Automated Workflow Composition in the Life Sciences
9 - 13 March 2020
Leiden, NetherlandsAutomated Workflow Composition in the Life Sciences https://www.lorentzcenter.nl/lc/web/2020/1201/info.php3?wsid=1201&venue=Oort https://tess.elixir-europe.org/events/automated-workflow-composition-in-the-life-sciences In the age of computational science, researchers in the life sciences – just as in other domains – regularly face the need of composing several individual software tools into pipelines or workflows that perform the specific data analysis processes that they need in their research. For over 20 years now, dedicated scientific workflow management systems have been supporting scientists in this task, and they continue to gain popularity. In fact, recent years have seen significant progress in the functional annotation of bioinformatics software tools, as well as their virtualization, containerization and assembly into workflows for automatically executing the processes. At least since the rise of the Semantic Web in the early 2000s, also the idea of semantics-based automated composition of workflows has been around to simplify the work with scientific workflows further and free life science researchers from having to deal with the technicalities of software composition. This would not only save valuable research time, but also reduce errors, allow benchmarking of data analysis pipelines and enable new scientific findings by discovering workflows that researchers would not have thought of themselves. However, despite its obvious potential and appeal, the need for optimizing data analysis workflows, and despite different research groups working on the topic, automated workflow composition has not yet arrived in the daily practice of life science researchers. The reasons for this are manifold. Some are more practical (for example the lack of automatic composition tools in the commonly used software frameworks), others are of more fundamental nature (such as questions on specification languages, composition algorithms, formal semantics and workflows representations). On one important aspect, namely the semantic annotation of tools on a large scale, the life science community has made significant progress in the last years: The EDAM ontology provides a controlled vocabulary of bioinformatics operations, data types and formats, and the bio.tools registry has become a large collection of bioinformatics tools that are semantically annotated with terms from the EDAM ontology. As demonstrated in a recent Bioinformatics publication (https://academic.oup.com/bioinformatics/article/35/4/656/5060940), this forms a solid basis for performing automated workflow composition in the life sciences domain. Nevertheless, it is still a long way to its use in daily scientific practice. This workshop will bring together researchers and practitioners who have been working on different aspects related to automated workflow composition in the life sciences. These include life science researchers, tool providers, infrastructure developers, ontologists, algorithmics researchers and many more. They do not normally come together as a group at the regular scientific events, so a Lorentz workshop devoted to this topic provides a unique opportunity to join forces and together significantly advance the field. 2020-03-09 09:00:00 UTC 2020-03-13 17:00:00 UTC Jon Ison, Anna-Lena Lamprecht, Magnus Palmblad and Veit Schwämmle Lorentz Center Oort, Leiden, Netherlands Lorentz Center Oort Leiden Netherlands 2333 Omics Workflows Leiden University email@example.com ELIXIRLorentz CenterLUMC software developers, bioinformaticiansbiocurators 50 workshops_and_courses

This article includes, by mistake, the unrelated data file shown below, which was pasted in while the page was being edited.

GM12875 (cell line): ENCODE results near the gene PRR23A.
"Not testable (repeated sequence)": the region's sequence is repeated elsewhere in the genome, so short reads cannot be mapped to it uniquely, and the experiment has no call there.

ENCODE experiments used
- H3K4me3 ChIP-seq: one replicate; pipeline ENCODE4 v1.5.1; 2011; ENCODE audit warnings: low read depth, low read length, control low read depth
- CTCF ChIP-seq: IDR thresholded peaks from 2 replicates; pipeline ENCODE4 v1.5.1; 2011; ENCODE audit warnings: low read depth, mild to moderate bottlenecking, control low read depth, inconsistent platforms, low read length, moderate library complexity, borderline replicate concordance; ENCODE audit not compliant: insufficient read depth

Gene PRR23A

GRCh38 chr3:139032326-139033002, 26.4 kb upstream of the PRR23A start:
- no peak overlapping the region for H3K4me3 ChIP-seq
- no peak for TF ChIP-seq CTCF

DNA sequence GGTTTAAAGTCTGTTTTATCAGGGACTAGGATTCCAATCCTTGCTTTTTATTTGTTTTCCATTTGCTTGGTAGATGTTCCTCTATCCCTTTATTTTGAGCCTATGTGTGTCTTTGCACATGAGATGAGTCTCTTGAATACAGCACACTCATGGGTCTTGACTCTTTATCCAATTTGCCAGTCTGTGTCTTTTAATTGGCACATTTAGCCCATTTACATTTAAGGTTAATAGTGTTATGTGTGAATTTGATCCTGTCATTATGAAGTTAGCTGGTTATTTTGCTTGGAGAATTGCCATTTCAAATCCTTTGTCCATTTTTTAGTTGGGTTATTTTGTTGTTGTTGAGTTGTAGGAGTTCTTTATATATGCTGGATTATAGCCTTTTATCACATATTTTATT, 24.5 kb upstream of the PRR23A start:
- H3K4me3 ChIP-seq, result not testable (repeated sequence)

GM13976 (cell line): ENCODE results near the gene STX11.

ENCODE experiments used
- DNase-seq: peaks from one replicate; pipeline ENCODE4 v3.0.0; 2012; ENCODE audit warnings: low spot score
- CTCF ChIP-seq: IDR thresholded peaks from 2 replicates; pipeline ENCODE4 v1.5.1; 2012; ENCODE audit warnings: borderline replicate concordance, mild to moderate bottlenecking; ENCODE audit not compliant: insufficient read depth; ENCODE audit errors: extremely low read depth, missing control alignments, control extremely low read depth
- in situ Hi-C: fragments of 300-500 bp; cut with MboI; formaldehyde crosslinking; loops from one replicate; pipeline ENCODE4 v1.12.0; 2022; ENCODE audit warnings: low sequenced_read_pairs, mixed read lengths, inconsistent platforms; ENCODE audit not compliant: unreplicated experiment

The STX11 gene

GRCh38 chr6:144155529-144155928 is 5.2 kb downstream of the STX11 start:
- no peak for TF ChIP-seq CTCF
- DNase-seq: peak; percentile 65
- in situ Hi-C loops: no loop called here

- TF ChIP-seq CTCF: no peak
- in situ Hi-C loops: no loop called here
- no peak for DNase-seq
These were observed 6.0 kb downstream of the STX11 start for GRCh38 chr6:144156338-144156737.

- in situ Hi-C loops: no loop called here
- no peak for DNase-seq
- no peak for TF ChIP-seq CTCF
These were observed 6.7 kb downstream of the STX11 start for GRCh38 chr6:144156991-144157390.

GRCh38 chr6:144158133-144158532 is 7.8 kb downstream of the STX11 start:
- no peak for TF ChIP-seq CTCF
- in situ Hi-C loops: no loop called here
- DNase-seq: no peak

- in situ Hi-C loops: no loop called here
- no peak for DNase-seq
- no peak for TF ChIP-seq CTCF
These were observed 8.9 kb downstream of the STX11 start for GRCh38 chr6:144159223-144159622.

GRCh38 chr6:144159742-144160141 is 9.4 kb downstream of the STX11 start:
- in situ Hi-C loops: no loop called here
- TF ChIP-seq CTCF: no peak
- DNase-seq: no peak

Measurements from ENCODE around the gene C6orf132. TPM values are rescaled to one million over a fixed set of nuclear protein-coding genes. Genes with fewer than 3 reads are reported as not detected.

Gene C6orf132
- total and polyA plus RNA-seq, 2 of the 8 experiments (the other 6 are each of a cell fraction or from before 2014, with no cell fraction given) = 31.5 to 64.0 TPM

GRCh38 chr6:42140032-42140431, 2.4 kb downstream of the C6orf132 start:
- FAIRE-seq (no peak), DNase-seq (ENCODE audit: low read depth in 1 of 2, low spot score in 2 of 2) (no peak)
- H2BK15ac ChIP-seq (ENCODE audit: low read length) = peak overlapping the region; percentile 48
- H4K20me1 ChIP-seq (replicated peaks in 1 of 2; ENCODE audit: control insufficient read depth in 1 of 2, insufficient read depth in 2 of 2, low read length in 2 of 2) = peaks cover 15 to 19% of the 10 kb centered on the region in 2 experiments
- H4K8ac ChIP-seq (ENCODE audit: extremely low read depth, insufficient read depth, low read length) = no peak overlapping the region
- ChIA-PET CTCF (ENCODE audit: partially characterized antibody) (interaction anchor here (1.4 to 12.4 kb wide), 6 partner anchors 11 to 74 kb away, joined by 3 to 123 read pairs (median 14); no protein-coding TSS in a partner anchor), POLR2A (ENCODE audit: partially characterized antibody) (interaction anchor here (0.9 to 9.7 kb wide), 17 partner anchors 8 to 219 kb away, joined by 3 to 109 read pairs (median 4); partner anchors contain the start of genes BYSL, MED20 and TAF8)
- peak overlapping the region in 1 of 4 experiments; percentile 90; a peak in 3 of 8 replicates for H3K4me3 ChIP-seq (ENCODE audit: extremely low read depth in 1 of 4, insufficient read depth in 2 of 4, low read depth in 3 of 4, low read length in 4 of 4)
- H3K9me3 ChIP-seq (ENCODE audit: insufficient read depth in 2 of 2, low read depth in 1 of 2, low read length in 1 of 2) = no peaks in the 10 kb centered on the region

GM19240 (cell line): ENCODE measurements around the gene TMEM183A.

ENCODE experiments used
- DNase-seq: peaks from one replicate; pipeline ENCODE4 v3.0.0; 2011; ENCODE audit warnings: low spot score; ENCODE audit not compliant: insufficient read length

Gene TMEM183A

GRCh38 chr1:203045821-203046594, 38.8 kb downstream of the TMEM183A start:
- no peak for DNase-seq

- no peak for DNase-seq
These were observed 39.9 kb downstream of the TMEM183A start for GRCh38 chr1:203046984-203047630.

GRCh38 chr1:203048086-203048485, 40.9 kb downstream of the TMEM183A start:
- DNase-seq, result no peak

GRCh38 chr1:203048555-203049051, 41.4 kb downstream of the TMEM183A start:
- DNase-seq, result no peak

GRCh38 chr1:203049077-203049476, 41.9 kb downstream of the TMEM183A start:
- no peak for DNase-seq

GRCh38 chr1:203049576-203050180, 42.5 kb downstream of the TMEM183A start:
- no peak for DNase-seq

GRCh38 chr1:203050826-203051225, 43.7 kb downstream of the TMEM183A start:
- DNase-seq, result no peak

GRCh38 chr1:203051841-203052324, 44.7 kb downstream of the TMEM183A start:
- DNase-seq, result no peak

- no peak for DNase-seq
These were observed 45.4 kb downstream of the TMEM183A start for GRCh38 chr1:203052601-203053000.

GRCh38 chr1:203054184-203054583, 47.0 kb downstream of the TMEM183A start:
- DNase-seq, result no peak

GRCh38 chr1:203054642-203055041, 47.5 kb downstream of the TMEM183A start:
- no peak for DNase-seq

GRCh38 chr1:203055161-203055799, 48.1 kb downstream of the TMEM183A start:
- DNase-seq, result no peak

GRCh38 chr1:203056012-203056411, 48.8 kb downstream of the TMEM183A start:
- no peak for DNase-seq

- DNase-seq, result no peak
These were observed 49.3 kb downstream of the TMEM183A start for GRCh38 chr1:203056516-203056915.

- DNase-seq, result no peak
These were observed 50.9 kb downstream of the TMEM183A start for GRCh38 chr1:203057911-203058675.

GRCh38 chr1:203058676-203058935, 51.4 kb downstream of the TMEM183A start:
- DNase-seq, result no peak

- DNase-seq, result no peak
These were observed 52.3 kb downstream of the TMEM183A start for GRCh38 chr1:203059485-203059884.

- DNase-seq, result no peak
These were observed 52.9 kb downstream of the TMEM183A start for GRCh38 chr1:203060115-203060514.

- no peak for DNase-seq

9th RepeatExplorer Workshop on the Application of Next Generation Sequencing to Repetitive DNA Analysis
26 - 29 May 2020
České Budějovice, Czechia9th RepeatExplorer Workshop on the Application of Next Generation Sequencing to Repetitive DNA Analysis http://repeatexplorer.org/?page_id=14 https://tess.elixir-europe.org/events/7th-repeatexplorer-workshop-on-the-application-of-next-generation-sequencing-to-repetitive-dna-analysis The workshop will focus on theoretical and practical aspects of using next generation sequencing (NGS) data for analyzing repeat composition of plant genomes. Special emphasis will be given to repeat characterization methods implemented in the RepeatExplorer pipeline, including practical training in using the pipeline. The workshop should also serve as a platform for exchange of ideas and latest results with ample time dedicated to open discussions. Participants are encouraged to make short presentations of their research related to the workshop topic and/or bring their own data for practical training. The workshop is organized by the Laboratory of Molecular Cytogenetics of the Biology Centre AS CR. It will take place at the Academy of Sciences / University campus in Ceske Budejovice, Czech Republic. The meeting programme will include theoretical lectures and research reports combined with hands-on training (no programming skills required). Registration if open till 5th May. In case of any questions or comments please contact Jiri Macas. 2020-05-26 09:00:00 UTC 2020-05-29 00:00:00 UTC Institute of Plant Molecular Biology, České Budějovice, Czech Republic Branišovská 1160/31, 31, Branišovská, České Budějovice, Czechia Branišovská 1160/31, 31, Branišovská České Budějovice České Budějovice Czechia  Jiri Macas ELIXIR: The Czech Republic Node PhD StudentspostdocsResearchers workshops_and_courses first_come_first_served 
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